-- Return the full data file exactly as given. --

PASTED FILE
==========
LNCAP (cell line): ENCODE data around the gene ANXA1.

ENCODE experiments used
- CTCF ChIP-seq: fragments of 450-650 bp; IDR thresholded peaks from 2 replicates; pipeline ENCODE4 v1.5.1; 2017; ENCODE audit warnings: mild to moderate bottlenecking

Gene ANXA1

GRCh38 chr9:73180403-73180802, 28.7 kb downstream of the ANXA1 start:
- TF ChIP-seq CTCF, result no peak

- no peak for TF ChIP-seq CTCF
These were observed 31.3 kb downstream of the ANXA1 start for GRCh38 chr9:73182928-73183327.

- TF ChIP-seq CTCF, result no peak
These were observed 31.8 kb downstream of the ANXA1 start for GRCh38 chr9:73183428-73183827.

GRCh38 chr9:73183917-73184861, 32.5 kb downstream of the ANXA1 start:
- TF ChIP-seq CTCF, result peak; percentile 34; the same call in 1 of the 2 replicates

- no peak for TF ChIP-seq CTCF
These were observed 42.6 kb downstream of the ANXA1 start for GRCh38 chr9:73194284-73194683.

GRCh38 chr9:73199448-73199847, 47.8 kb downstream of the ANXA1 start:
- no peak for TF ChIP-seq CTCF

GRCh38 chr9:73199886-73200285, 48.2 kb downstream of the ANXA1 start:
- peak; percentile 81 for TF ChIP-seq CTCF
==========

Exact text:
LNCAP (cell line): ENCODE data around the gene ANXA1.

ENCODE experiments used
- CTCF ChIP-seq: fragments of 450-650 bp; IDR thresholded peaks from 2 replicates; pipeline ENCODE4 v1.5.1; 2017; ENCODE audit warnings: mild to moderate bottlenecking

Gene ANXA1

GRCh38 chr9:73180403-73180802, 28.7 kb downstream of the ANXA1 start:
- TF ChIP-seq CTCF, result no peak

- no peak for TF ChIP-seq CTCF
These were observed 31.3 kb downstream of the ANXA1 start for GRCh38 chr9:73182928-73183327.

- TF ChIP-seq CTCF, result no peak
These were observed 31.8 kb downstream of the ANXA1 start for GRCh38 chr9:73183428-73183827.

GRCh38 chr9:73183917-73184861, 32.5 kb downstream of the ANXA1 start:
- TF ChIP-seq CTCF, result peak; percentile 34; the same call in 1 of the 2 replicates

- no peak for TF ChIP-seq CTCF
These were observed 42.6 kb downstream of the ANXA1 start for GRCh38 chr9:73194284-73194683.

GRCh38 chr9:73199448-73199847, 47.8 kb downstream of the ANXA1 start:
- no peak for TF ChIP-seq CTCF

GRCh38 chr9:73199886-73200285, 48.2 kb downstream of the ANXA1 start:
- peak; percentile 81 for TF ChIP-seq CTCF